Under most circumstances, starting a new job is a pretty solitary activity. Maybe a couple friends text you the night before to wish you luck, and you’re welcomed on your first day by your new boss and the HR lady. Some of your new coworkers introduce themselves, and if you’re lucky, they ask you if you want to come with them to lunch or drinks after work. Under no circumstances are you celebrated by tens of thousands of cheering fans, unless you’re being inaugurated as president. Or, unless you’re Que. It’s not clear whether Que understands he has a job, though. He’s an English bulldog.
More specifically, Que is an all-white English bulldog, bred from a special line of all-white English bulldogs with the title of Uga X as his destiny. He sits atop the University of Georgia’s multimillion-dollar collegiate sports empire, and he was collared (the position’s version of “coronated”) in front of a crowd of nearly 93,000 screaming people ahead of the university’s football game against Georgia Southern last fall, in the same stadium in which his nine deceased predecessors are interred in one of the end zones.
— Georgia Bulldogs (@UGAAthletics) November 21, 2015
Uga X and his ancestors, in addition to a handful of other mascots across the country, are part of a unique collegiate sports tradition in the United States: live canine mascots, which straddle a divide between revered organizational figureheads and beloved companion animals. Uga is arguably the most nationally famous of the group (Uga IV had a role in Midnight in the Garden of Good and Evil and walked the premiere’s red carpet in a specially tailored tuxedo; Uga V got his very own profile-boosting Sports Illustrated cover in 1997, which proclaimed him the nation’s best college mascot), but he’s by no means unique when it comes to how ardently the school’s football fans love him and the many ways in which that adoration makes his life genuinely, if wonderfully, bizarre.
Reveille IX of Texas A&M University, a rough collie, and Smokey X of the University of Tennessee, a blue tick coon hound, are also members of this collegiate pup pantheon, and because of the random ways in which most live canine mascots have come to be part of their respective universities, each tradition is distinct and deeply idiosyncratic. Uga I, for example, caught the eye of Georgia head football coach Wally Butts when his owner brought him to sit in the stands at a football game in 1956; Reveille I was a mutt some TAMU students hit in a car and brought back to the dorms in 1931; Smokey I was submitted to a Tennessee Pep Club mascot contest by a local pastor in 1953 and chosen by the crowd at a football game because he howled every time they cheered. Bulldog mascots at Mississippi State University started in 1935 when the head football coach acquired a dog named Ptolemy to inspire his players; subsequent dogs would take the name Bully.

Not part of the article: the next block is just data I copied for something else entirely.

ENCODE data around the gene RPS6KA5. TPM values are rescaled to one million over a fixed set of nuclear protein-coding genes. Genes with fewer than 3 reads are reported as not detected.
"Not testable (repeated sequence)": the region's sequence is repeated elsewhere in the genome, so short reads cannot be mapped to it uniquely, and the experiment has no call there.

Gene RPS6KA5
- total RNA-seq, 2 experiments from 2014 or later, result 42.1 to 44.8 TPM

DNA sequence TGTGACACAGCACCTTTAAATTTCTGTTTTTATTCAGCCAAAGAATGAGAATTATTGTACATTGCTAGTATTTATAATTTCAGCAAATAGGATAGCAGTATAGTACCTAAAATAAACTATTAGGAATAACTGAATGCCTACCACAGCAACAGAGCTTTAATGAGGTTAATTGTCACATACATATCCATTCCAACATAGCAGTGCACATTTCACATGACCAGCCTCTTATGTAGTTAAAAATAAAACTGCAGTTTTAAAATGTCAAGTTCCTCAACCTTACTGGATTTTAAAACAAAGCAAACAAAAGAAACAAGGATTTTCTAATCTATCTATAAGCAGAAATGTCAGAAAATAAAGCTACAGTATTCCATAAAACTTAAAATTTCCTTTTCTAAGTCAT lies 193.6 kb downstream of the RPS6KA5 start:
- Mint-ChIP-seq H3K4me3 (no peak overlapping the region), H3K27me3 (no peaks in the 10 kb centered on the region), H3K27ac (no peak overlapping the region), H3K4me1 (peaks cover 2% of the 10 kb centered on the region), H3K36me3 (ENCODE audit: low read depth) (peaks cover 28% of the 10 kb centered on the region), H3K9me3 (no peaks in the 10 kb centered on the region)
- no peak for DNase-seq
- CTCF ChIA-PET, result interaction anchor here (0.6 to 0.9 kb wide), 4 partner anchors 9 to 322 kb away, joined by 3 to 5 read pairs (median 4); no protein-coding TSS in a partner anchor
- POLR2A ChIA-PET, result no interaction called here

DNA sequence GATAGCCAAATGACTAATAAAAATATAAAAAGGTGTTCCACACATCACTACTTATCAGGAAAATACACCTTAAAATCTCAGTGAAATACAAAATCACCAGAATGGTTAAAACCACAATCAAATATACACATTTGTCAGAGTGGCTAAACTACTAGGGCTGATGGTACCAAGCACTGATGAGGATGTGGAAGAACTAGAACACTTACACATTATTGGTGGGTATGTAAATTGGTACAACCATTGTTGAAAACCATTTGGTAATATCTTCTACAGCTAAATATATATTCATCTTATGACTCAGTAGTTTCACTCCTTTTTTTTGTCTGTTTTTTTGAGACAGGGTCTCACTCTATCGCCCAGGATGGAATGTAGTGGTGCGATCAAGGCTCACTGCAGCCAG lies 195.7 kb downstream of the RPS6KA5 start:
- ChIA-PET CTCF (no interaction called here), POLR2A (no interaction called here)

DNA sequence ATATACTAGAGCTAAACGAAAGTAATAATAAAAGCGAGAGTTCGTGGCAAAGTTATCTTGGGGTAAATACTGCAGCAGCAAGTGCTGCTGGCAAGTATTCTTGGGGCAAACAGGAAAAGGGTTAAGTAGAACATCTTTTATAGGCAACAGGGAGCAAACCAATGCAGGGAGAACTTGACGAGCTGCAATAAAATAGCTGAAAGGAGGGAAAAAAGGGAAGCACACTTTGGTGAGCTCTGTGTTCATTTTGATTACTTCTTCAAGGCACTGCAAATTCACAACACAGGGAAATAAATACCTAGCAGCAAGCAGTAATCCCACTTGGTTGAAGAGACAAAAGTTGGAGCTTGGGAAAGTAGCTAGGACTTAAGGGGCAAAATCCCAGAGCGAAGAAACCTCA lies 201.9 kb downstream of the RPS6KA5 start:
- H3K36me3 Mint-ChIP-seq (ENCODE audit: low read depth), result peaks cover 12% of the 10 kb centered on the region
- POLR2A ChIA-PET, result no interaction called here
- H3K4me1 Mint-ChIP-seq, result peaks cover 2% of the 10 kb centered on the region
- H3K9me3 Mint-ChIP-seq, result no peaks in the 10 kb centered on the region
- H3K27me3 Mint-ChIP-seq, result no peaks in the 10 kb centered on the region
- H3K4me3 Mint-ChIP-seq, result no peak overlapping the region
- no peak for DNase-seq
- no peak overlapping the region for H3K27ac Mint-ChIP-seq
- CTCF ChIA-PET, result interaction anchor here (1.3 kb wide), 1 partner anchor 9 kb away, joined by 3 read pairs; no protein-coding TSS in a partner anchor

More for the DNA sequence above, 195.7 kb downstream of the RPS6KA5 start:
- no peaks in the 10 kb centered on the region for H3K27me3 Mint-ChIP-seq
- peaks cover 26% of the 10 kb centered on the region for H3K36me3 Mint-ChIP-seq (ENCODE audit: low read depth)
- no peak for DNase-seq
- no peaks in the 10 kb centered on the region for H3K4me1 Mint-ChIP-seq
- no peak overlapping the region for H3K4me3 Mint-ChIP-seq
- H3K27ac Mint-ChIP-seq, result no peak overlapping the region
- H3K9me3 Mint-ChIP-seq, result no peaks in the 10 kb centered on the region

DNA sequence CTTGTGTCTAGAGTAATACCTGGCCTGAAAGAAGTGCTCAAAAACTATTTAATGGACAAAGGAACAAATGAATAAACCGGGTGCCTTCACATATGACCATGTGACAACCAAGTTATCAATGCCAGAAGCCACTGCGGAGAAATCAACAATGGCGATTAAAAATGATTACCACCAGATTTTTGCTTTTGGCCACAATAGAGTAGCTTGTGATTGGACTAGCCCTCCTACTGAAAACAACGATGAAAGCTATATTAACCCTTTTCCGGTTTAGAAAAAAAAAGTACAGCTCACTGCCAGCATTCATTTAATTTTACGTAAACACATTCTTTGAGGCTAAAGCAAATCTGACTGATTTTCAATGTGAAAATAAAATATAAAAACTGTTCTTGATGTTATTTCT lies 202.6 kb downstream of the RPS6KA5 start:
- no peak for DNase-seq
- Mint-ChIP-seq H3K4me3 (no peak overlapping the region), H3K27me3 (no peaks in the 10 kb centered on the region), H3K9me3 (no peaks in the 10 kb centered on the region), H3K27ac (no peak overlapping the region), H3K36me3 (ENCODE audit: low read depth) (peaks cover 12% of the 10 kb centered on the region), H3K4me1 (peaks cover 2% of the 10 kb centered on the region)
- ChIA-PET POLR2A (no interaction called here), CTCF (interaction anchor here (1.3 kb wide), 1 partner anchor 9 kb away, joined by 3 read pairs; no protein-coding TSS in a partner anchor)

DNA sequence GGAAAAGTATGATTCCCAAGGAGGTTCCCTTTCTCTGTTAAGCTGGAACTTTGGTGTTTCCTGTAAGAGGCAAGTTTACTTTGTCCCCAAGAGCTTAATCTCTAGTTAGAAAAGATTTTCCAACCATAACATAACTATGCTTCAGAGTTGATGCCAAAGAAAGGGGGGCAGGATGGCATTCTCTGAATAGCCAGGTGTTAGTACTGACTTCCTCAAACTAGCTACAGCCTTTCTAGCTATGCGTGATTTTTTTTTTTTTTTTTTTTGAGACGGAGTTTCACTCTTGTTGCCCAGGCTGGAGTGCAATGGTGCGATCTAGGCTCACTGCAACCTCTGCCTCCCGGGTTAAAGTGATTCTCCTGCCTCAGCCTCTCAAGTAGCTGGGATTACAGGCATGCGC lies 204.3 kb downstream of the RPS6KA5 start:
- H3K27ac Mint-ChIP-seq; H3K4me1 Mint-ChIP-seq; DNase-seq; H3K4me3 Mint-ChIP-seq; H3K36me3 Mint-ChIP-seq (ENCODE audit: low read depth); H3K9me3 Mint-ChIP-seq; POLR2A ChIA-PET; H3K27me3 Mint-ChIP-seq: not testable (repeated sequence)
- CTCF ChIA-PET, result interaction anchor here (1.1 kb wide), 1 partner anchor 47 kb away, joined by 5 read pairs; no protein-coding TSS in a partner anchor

The canine mascot traditions, like many things about college football fandom, are most intense in the South. Professional sports’ slow expansion into the region encouraged interest in the college game in the mid-20th century, and the fact that many states in the area are still totally unserved by pro teams has helped calcify that interest into a regional obsession. After all, why would a Birmingham resident choose to emotionally invest in the far-flung Atlanta Falcons or New Orleans Saints when the Alabama Crimson Tide and Auburn Tigers are both accessible via a relatively short car ride? On top of that, the South tends to be home to many of the nation’s most highly sought football recruits, and the hometown stars and consistent fan support attract top coaching talent. The amount of money southern universities are often willing to invest in football staff salaries to bolster their mind-bogglingly lucrative teams probably doesn’t hurt, either. Being a college football fan in the South is, above all, a lot of damn fun. (In the interest of full disclosure, I’m a University of Georgia alumna from an extended family whose members have attended nearly every Southeastern Conference school at one point or another.)